With blistering downfield speed, smooth route running and solid hands, Tavon Austin will look to contribute at the next level right away

2013 NFL Draft Rankings: Wide Receivers & Tight Ends

The top wide receivers and tight ends in the 2013 NFL Draft

By AJ Young - March 21 2013  

QB | RB | WR | TE | OT | OG | DE | DT | OLB | ILB | CB | S


These draft profiles are designed to provide you with a better insight into the prospects detailed in our mock drafts and on our 2013 NFL Draft Board:

[Editor’s note: Some of these prospects were covered in our NFL Combine previews, in which case, the profiles have been updated in light of the Combine]



Wide Receivers



 1. Tavon Austin, WR, West Virginia (17)

That guy Geno Smith is throwing to on all the tape? That's Tavon Austin. Over the last two seasons in Morgantown, Smith caught 212 receptions for 2,473 yards and 20 touchdowns. If Austin was 6-3, 220 lbs, he would be a shoe-in top 10 pick come April's draft. Instead he’s 5-9, 174 lbs but what he lacks in size he makes up in speed, as can be seen by his 4.34 forty time. He's quick off the line of scrimmage, gets good separation from defenders and exploits zone coverage with his smooth route running. He's not always consistent with his hands and can sometimes get in trouble going East-West whilst trying for the homerun but he’s nevertheless the best receiver in the draft. If Al Davis was still with us, he'd be gone by the third pick.


 2. Cordarrelle Patterson, WR, Tennessee (18)

Patterson only saw 12 starts for the Volunteers during his time in Knoxville but that would be because he spent the first two seasons of his career lighting up the junior college ranks to the tune of 113 receptions, 1832 yards and 36 touchdowns. Patterson carried on in Knoxville where he left off, amassing 1,858 all-purpose yards for 10 touchdowns in his lone season as a Vol. He has good size and strength to compliment his speed (ran a 4.42 forty at the Combine) which allows his to gain separation from defenders and make plays down the field. He returned two kicks for touchdowns last year and should be able to contribute on special teams at the next level. He’s psychical downfield and can out-position defenders to make a play on the ball; this can be a negative however as he has the tendency to push off and in the no-contact league that is the NFL these days, he’ll likely be flagged for similar move at the next level. He needs to improve his route running and maintain his concentration to avoid unnecessary drops but on the whole he is a very talented prospect.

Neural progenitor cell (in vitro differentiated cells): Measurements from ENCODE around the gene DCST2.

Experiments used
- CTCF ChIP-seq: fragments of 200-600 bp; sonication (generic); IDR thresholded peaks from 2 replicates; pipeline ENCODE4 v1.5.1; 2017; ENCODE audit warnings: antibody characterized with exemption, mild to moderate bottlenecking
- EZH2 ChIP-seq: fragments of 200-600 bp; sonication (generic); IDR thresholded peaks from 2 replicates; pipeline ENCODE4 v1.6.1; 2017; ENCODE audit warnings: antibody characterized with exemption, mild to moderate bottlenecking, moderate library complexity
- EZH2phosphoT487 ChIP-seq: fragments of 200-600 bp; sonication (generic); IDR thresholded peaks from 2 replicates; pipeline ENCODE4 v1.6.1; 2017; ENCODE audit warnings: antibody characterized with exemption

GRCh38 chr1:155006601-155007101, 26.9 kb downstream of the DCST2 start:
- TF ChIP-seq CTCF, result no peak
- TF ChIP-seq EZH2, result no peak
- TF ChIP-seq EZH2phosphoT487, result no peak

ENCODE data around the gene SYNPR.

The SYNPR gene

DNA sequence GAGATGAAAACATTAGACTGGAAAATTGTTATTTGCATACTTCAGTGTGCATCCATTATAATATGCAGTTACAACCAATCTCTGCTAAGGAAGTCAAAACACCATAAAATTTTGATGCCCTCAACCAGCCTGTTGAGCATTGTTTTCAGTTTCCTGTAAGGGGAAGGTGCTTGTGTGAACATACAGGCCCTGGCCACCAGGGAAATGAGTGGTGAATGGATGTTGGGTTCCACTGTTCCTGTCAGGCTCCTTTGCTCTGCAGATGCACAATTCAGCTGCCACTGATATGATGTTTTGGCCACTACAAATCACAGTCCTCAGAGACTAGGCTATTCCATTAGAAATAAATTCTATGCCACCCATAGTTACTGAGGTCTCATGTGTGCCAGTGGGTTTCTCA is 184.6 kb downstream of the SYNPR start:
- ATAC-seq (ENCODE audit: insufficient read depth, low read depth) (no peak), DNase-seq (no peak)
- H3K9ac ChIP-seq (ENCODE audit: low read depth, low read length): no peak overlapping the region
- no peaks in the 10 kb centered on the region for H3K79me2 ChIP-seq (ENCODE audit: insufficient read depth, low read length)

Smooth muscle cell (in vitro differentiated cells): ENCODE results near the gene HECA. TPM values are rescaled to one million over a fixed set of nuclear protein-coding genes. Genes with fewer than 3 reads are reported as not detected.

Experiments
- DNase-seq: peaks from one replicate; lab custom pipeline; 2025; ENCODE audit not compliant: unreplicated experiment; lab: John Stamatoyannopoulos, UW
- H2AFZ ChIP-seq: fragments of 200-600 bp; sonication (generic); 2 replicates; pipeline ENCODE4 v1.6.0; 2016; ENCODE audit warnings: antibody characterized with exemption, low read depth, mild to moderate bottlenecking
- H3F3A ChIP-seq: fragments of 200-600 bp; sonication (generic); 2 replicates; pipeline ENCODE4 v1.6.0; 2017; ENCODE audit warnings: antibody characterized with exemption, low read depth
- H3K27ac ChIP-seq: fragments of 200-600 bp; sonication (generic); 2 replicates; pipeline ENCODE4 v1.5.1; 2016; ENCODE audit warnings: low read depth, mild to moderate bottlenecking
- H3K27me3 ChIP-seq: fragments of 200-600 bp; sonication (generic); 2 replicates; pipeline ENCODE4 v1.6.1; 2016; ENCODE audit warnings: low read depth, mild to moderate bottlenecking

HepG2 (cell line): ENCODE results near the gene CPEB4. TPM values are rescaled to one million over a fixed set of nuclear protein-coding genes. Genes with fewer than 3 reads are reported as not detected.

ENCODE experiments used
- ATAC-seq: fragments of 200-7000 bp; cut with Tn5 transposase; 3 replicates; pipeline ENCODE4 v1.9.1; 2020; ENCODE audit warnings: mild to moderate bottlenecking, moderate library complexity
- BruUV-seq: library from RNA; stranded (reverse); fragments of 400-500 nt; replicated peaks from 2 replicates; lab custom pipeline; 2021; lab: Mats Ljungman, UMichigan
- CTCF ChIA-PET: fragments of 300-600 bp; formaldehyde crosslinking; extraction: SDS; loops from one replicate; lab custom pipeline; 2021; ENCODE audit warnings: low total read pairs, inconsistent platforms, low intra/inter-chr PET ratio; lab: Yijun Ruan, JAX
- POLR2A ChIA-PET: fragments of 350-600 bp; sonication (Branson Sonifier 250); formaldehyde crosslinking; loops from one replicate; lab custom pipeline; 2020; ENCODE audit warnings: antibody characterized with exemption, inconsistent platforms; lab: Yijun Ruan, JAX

3. Keenan Allen, WR, California (23)

Allen has both the ability and potential to be a number one wideout in the NFL. He was recruited by practically every school in the nation coming out of high school due to his polished route running ability, good hands and ability to gain separation. He put up good numbers during his sophomore year and was on task to put up similar numbers in his junior year before injury. He's fearless over the middle and shows great strength to hold onto the football whilst absorbing big hits. There are some injury concerns however; he missed spring practice in 2012 after sustaining an ankle injury whilst playing basketball that required surgery and later missed the final three games of the season with a left knee injury. Injury worries aside, he’s of the best receivers in the draft and is a first round talent.


April 24: Concerns regarding Allen’s potential ankle issues and a rumored failed drug test could result in him dropping out of the first round though his potential might just save him.


 4. DeAndre Hopkins, WR, Clemson (35)

The Chick-fil-A Bowl was possibly the best game of the 2012 Bowl season after Clemson topped LSU in a 25-24 thriller. Anyone not familiar with Clemson left that game thinking "who was the receiver with the long hair that caught EVERYTHING?" That was DeAndre Hopkins and his 13 receptions for 191 yards and 2 touchdowns against LSU will hopefully be an indication of what he’s capable of doing against NFL caliber cornerbacks. Hopkins had a stellar junior year with the Tigers, amassing 1,405 receiving yards and 18 touchdowns on 82 receptions. He may not be the most fluid of route runners but he has solid hands and top end speed to go alongside his 6-1, 214 lbs frame. Hopkins is among the best receivers in this year’s draft and falls just short of a late first round grade.


 5. Quinton Patton, WR, Louisiana Tech (38)

After a successful two years at Coffeyville Community College, Patton signed for LA Tech (yes, the same Louisiana Tech side that narrowly came out on the losing side of a 59-57 contest with Johnny Manziels Texas A&M Aggies last season). In his two years in the WAC, Patton caught 182 receptions for 2,594 yards and 24 touchdowns. Patton is the type of receiver that, had he played in a bigger college program, would likely be among the first three receivers off the board. He doesn’t possess elite speed and can struggle to gain separation on deep balls but he’s a fluid route runner that has great hands and can make plays on short and immediate patterns. At 6-0, 204 lbs he could do with adding a bit more bulk but he has a good build that he uses effectively when blocking down field as well to gain separation when the defense is in press coverage.